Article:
Next up ex-Fairport member Judy Dyble and the Band Of Perfect Strangers who took us on a musical journey, ending with her promoting her autobiography – An Accidental Musician – published last year.
Plainsong included another ex-Fairport Member – Iain Matthews and was formed 20 years ago. A very pleasant set, and Iain obviously has his fans.
I then went to try and find a shower, hopefully no queues at this time, so sadly I missed most of the Cats In Space set. I could hear them from afar, but they were visual, and glad I could see even a short bit. Surprisingly only formed last year, they were a tight knit of pop rock genre. All six of them. I enjoyed what I saw. Blew a few cobwebs away!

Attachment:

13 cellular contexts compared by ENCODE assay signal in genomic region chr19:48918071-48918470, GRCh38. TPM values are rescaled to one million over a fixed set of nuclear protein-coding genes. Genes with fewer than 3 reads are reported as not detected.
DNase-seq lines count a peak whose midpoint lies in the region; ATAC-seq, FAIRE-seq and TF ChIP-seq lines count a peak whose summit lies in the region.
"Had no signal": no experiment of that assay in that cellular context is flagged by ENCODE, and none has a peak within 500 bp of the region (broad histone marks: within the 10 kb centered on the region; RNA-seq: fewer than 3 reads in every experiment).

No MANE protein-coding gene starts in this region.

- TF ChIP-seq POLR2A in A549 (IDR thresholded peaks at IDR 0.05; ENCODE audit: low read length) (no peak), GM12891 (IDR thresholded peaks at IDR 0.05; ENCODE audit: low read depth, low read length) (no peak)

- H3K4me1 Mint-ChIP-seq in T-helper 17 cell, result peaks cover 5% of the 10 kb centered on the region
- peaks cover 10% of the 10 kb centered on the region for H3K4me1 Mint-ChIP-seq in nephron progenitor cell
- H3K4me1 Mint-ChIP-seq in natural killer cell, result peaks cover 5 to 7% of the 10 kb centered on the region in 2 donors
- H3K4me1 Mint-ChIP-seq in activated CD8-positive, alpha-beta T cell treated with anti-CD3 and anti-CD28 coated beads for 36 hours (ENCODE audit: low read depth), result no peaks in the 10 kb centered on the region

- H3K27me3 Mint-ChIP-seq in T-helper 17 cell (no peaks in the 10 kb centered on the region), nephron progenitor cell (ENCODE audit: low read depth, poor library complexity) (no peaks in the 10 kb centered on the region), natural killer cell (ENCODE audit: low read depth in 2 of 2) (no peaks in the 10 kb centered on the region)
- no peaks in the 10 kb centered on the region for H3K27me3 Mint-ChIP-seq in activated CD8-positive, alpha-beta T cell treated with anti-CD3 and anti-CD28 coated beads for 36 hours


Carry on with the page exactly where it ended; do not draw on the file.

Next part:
Marillion followed. Not my cup of tea, but they clearly had their fans there, and were enjoyed by them.
Scottish multi award winning singer-songwriter Dougie McLean OBE followed. He has a global following. I hadn’t seen him before, and certainly did enjoy his set. Full of stories and song, and lots of audience participation. Particularly on his ‘Caledonia’, which has a high regard in Scotland. He also has a Lifetime Achievement Award from the BBC Radio 2 Folk Awards. Superb.
Now was the time for the BIG set!!! Three hours of Fairport and friends. And what a gift to us!!
Difficult to put this all into words as to how the atmosphere of what it was. You just had to be there. Fairport’s Golden Anniversary and an extremely emotional crowd.